On Sunday, amputee Zac Vawter climbed 103 stories of the Willis Tower
, the tallest building in the Western hemisphere, using a prosthetic limb he controlled with his thoughts. Many prosthetics work using myoelectric devices, where the limb, such as this bionic hand
, moves in response to muscle contractions. But since each muscle contraction can control only one motion, the range of motions is limited. To get more nuanced control of prosthetic limbs, the Rehabilitation Institute of Chicago, which sponsored the indoor climb-a-thon Vawter took part in and outfitted him with the leg, is working on developing thought-controlled prosthetics. To make the leg work, nerves from Vawter's hamstring were wired to the prosthetic, which was designed by Michael Goldfarb at Vanderbilt University. The Institute has been providing thought-controlled arms to patients for a few years, according to a release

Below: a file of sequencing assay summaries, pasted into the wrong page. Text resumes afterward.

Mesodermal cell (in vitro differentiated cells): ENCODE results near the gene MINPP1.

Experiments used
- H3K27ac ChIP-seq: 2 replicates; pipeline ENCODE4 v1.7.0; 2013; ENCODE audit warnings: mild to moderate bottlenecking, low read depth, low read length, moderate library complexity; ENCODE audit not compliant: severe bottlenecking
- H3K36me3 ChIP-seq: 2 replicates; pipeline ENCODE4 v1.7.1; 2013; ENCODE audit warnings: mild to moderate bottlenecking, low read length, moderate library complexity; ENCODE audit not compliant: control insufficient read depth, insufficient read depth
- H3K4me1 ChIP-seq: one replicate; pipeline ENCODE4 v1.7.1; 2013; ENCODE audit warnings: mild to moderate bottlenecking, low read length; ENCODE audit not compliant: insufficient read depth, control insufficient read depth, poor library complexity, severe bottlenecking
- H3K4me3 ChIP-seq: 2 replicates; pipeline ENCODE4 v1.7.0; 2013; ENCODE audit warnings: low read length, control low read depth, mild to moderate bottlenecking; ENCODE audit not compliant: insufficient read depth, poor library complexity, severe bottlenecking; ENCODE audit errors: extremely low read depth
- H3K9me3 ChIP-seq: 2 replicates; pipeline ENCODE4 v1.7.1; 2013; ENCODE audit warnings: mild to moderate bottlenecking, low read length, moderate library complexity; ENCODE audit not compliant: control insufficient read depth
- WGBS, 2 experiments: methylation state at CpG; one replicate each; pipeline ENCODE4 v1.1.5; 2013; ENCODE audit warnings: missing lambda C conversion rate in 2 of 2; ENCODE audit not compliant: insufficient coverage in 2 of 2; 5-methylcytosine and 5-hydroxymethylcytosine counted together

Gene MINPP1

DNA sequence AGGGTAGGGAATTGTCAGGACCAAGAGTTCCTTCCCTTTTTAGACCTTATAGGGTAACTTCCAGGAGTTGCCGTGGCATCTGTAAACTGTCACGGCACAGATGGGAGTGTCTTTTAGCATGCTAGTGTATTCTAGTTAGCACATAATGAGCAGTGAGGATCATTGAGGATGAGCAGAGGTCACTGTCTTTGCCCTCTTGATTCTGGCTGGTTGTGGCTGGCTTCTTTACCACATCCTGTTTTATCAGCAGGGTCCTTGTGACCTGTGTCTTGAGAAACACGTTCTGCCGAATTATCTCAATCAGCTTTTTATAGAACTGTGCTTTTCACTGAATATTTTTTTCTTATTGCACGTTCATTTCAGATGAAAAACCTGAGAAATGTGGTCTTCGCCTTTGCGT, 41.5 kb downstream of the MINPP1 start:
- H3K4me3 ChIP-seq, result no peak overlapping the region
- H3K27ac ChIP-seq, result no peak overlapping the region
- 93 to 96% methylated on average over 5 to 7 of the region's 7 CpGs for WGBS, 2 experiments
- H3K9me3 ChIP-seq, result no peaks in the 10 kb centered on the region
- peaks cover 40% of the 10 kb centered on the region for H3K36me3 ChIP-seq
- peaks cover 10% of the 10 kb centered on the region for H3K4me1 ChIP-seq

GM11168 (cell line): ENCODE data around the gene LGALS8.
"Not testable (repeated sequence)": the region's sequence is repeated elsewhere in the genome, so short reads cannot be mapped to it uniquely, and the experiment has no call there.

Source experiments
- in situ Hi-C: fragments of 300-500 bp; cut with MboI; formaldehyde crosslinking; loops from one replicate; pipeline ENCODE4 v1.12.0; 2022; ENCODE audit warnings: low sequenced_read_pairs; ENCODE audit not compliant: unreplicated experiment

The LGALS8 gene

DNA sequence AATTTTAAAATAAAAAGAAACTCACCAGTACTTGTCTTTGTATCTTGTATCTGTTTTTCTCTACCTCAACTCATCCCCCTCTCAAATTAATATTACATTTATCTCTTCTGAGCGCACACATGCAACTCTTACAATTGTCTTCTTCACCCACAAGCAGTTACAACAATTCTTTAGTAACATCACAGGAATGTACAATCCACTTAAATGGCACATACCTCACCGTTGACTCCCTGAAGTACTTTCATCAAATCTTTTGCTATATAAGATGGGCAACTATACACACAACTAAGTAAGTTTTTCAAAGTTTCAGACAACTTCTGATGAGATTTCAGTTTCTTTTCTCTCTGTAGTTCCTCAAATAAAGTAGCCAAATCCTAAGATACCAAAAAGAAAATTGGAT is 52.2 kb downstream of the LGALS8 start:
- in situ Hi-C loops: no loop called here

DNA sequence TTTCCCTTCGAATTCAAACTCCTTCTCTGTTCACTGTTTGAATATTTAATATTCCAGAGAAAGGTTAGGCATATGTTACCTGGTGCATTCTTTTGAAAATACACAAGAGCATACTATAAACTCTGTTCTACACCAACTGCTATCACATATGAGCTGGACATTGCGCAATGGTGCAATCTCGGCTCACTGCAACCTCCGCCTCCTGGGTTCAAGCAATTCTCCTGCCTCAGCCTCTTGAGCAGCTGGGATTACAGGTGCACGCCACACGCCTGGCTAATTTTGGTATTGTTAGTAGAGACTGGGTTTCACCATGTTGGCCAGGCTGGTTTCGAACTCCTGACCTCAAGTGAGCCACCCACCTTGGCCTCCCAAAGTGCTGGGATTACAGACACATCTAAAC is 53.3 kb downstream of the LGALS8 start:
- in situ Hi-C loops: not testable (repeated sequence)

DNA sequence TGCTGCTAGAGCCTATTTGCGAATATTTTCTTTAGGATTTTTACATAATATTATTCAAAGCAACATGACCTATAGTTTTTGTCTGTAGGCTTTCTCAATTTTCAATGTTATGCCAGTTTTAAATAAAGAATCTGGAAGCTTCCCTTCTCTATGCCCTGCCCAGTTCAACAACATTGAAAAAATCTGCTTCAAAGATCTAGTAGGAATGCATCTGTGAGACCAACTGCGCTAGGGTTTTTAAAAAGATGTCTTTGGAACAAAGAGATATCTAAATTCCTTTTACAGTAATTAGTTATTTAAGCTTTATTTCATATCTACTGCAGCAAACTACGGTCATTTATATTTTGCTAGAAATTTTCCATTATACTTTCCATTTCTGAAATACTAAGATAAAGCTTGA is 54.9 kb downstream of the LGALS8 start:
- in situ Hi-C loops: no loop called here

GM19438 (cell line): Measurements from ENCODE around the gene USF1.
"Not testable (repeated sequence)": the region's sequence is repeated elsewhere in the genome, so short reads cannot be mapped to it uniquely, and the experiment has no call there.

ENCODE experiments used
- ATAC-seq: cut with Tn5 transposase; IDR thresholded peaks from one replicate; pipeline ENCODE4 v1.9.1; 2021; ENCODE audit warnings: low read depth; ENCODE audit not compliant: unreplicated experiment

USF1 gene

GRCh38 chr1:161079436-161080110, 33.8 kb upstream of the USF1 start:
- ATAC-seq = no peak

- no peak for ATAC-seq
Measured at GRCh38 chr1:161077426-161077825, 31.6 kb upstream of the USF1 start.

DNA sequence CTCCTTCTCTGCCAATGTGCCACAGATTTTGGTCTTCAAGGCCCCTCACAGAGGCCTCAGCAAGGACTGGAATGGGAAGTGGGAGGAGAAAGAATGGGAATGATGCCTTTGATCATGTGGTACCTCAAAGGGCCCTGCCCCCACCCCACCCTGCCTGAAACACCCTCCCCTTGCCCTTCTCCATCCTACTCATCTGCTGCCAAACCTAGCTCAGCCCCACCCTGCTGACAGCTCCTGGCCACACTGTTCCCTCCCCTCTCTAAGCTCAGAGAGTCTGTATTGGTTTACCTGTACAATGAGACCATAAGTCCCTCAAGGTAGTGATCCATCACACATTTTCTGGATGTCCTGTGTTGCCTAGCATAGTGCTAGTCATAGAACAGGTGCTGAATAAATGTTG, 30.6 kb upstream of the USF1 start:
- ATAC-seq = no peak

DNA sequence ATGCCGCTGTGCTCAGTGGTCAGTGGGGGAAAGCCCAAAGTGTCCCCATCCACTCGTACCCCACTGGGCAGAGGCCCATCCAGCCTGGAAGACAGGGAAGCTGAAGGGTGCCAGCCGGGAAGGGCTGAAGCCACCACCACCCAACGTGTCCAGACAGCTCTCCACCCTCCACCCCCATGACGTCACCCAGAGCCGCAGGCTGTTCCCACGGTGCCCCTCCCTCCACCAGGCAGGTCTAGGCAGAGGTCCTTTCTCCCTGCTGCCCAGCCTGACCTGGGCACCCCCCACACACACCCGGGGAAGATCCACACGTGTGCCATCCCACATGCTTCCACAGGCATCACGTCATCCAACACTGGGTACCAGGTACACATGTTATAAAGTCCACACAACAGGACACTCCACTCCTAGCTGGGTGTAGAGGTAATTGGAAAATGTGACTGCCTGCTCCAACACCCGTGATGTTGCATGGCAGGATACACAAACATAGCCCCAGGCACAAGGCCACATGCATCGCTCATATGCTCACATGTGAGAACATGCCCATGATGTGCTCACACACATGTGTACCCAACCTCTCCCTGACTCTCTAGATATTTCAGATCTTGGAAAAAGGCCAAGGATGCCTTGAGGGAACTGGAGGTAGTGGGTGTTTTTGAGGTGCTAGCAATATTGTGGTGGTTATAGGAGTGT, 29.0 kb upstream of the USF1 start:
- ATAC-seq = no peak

. DARPA, the Defense Advanced Research Projects Agency, is also testing a mind-controlled arm, where a chip implanted in the brain
transmits signals to a prosthetic limb. Mind-controlled doesn't always mean faster, though: There are leg prosthetics out there that let amputees speed along without needing mental input, most famously Flex-Foot Cheetahs
, the lower limb that allowed an amputee to outperform able-legged competition in the 2012 Olympics. That prosthetic is more along the lines of a springy, athletic peg leg. But for the average user, some delicacy of control might be preferable to record-breaking speed.
Image via the Rehabilitation Institute of Chicago